Paul McCulley: Hyman Minsky Predicted the Bubble and Its Aftermath

Hyman MinskyPimco’s Paul McCulley has a really superb article that ties the work of Hyman Minsky to the current economic collapse. If you don’t know Minsky, don’t worry McCulley does a great job of explaining his theories and then showing how eerily they comport to events of the past few years.

It’s a long but very readable article. Excerpting doesn’t do it justice but I’m going to do so anyway in an effort to encourage you to read the entire piece.

In Minsky’s theory, economic cycles can be described by a progression – I like to call it a “journey,” in forward or reverse – through those three debt units: hedge financing units, in which the buyer’s cash flows cover interest and principal payments; speculative finance units, in which cash flows cover only interest payments; and Ponzi units, in which cash flows cover neither and depend on rising asset prices to keep the buyer afloat.

The forward Minsky journey, this time around anyway, was the progression of risk-taking in the financial markets represented by the excess of subprime loans, structured investment vehicles (SIVs) and other shady characters inhabiting the shadow banking system. Their apparent stability begat ever-riskier debt arrangements, which begat asset price bubbles. And then the bubbles burst, in something I dubbed (years ago, in fact, when looking back on the Asian credit crisis) a “Minsky Moment.” We can quibble about the precise month of the Moment in our present Minsky journey. I pick August 2007, but would not argue strenuously with you about three months either side of that date.

Whatever moment you pick for the Moment, we have since been traveling the reverse Minsky journey: moving backward through the three-part progression, with asset prices falling, risk premiums moving higher, leverage getting scaled back and economic growth getting squeezed. Minsky’s Ponzi debt units are only viable as long as the levered assets appreciate in price. But when the price of the assets decline, as we’ve seen in the U.S. housing market, Minsky tells us we must go through the process of increasing risk-taking in reverse – with all its consequences.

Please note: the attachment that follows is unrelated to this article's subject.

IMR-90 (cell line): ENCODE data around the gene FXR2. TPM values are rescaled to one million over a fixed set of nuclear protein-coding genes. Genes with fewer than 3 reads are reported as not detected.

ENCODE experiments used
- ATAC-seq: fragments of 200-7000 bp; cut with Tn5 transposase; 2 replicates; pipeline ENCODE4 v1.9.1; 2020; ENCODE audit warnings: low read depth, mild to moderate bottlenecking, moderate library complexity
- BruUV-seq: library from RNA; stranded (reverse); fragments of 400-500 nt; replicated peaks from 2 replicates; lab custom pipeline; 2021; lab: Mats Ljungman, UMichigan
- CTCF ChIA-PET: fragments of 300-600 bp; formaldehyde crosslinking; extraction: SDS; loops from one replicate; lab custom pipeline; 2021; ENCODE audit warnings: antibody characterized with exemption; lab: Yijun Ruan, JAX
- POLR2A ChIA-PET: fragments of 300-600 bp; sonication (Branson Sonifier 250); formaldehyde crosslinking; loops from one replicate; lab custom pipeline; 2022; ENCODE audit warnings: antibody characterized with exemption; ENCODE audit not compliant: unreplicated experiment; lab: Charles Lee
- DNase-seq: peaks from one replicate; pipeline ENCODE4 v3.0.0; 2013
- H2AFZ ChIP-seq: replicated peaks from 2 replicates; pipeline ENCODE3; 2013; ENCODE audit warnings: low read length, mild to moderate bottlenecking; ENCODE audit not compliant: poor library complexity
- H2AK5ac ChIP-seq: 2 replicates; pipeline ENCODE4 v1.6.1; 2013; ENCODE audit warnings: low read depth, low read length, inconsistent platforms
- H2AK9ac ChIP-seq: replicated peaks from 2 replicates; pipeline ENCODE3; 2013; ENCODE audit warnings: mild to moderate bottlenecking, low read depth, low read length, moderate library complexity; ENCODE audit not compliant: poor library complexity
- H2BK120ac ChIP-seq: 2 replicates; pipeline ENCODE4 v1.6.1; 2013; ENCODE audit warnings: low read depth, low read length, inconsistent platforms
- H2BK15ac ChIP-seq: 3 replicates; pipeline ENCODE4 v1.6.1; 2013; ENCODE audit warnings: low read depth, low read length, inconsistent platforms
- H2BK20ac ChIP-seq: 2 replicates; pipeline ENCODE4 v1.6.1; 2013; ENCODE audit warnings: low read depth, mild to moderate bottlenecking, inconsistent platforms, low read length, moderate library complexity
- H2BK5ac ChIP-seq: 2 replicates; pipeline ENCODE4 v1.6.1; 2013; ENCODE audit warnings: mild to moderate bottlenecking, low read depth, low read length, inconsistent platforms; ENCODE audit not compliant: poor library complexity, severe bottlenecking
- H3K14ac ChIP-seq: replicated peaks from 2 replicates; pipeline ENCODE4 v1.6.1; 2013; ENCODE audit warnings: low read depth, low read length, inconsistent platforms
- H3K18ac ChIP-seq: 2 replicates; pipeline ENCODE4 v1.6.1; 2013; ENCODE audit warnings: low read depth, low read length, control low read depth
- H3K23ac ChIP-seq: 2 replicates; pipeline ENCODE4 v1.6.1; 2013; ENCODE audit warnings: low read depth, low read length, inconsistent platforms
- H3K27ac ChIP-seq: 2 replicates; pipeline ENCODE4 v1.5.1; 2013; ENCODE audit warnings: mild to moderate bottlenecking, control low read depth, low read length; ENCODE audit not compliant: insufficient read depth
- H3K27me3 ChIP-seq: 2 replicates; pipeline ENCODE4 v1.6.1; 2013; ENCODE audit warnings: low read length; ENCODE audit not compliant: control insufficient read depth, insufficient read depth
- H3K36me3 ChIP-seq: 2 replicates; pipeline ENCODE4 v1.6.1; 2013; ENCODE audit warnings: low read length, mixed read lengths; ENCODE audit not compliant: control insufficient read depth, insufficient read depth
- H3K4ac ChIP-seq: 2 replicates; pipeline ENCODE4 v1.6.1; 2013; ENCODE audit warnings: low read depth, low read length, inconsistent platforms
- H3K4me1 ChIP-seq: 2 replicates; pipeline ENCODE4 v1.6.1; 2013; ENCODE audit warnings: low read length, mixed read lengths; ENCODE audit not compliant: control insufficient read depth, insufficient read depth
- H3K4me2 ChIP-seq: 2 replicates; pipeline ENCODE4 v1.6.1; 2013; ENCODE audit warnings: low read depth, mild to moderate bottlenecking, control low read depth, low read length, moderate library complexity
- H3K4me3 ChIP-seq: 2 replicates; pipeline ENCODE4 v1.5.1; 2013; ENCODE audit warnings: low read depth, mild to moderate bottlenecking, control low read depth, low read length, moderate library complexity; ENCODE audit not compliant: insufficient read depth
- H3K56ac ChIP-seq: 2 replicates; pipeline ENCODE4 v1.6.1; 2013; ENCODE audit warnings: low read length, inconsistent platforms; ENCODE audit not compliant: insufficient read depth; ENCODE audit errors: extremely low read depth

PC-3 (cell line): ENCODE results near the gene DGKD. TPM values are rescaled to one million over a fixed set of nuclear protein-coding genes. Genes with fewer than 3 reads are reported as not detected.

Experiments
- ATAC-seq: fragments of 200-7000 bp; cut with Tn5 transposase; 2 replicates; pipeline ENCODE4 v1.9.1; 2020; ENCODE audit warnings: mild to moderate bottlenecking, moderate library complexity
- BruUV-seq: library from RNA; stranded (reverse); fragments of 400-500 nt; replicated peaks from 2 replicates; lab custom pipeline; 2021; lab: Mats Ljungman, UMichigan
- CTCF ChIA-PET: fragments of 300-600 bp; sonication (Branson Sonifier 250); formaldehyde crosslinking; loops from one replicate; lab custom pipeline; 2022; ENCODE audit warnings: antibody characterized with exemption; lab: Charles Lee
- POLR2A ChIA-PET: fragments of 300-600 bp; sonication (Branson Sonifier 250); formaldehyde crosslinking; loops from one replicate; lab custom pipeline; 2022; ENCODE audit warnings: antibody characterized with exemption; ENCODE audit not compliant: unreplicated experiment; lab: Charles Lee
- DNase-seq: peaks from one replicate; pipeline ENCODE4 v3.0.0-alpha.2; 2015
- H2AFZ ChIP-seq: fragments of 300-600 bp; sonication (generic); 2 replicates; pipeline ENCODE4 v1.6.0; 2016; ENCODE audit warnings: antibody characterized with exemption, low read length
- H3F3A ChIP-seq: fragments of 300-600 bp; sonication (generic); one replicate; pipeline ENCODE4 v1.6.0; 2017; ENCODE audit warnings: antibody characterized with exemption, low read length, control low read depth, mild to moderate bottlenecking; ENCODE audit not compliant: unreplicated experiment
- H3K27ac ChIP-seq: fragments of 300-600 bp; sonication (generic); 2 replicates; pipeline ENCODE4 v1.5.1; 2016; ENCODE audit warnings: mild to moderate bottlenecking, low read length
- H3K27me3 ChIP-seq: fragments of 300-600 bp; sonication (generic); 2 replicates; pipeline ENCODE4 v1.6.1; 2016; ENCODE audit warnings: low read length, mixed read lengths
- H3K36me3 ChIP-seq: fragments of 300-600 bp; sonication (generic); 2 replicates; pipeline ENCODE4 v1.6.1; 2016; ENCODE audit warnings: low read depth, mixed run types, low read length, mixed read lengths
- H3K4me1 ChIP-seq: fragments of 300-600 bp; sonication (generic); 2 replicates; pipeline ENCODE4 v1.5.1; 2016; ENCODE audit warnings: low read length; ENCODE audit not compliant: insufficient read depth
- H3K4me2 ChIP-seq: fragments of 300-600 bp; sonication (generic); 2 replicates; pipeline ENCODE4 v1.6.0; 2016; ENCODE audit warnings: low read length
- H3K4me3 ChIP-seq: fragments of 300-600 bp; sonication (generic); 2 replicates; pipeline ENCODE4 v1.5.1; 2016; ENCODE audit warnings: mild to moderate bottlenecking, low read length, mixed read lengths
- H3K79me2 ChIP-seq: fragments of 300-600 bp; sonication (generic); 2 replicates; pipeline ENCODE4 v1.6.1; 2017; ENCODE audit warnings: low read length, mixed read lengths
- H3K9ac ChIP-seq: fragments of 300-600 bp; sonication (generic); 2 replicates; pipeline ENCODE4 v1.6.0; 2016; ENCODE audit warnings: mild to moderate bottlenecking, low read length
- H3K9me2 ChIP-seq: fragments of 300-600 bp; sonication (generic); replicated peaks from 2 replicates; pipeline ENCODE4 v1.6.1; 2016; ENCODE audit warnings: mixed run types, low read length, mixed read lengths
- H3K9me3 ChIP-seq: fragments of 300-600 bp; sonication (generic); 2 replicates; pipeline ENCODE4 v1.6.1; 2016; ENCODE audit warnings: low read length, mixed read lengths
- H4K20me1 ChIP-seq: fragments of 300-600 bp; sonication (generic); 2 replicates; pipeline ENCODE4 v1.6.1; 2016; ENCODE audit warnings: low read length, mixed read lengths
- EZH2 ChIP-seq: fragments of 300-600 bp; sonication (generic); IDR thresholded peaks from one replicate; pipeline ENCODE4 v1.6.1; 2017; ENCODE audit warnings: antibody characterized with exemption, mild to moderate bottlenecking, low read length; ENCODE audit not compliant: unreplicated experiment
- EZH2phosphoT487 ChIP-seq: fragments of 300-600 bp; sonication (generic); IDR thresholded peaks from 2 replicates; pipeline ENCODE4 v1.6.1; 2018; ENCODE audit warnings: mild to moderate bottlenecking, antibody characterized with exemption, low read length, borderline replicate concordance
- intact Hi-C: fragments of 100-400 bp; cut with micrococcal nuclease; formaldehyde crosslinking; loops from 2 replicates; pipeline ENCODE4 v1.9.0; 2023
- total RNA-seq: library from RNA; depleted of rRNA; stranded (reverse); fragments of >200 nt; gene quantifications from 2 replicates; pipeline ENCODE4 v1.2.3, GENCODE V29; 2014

The recent Minsky moment comprised three bubbles bursting: in property valuation in the U.S., in mortgage creation, again, principally in the U.S., and in the shadow banking system, not just in the U.S. but around the world. The blowing up of these three bubbles demanded a systemic re-pricing of all risk, which was deflationary for all risk asset prices. These developments are, as Minsky declared, a prescription for an unstable system – to wit, a system in which the purging of capitalist excesses is not a self-correcting therapeutic process, but a self-feeding contagion: debt deflation.

When you’ve finished reading McCulley’s piece, you will have an appreciation of Minsky’s work, understand his concepts, see how well he predicted the boom and crash and appreciate the intricacies of working out of the box we’ve created for ourselves. McCulley should be proud of what he wrote.

About Tom Lindmark 401 Articles

I’m not sure that credentials mean much when it comes to writing about things but people seem to want to see them, so briefly here are mine. I have an undergraduate degree in economics from an undistinguished Midwestern university and masters in international business from an equally undistinguished Southwestern University. I spent a number of years working for large banks lending to lots of different industries. For the past few years, I’ve been engaged in real estate finance – primarily for commercial projects. Like a lot of other finance guys, I’m looking for a job at this point in time.

Given all of that, I suggest that you take what I write with the appropriate grain of salt. I try and figure out what’s behind the news but suspect that I’m often delusional. Nevertheless, I keep throwing things out there and occasionally it sticks. I do read the comments that readers leave and to the extent I can reply to them. I also reply to all emails so feel free to contact me if you want to discuss something at more length. Oh, I also have a very thick skin, so if you disagree feel free to say so.

Enjoy what I write and let me know when I’m off base – I probably won’t agree with you but don’t be shy.

Visit: But Then What

Be the first to comment

Leave a Reply

Your email address will not be published.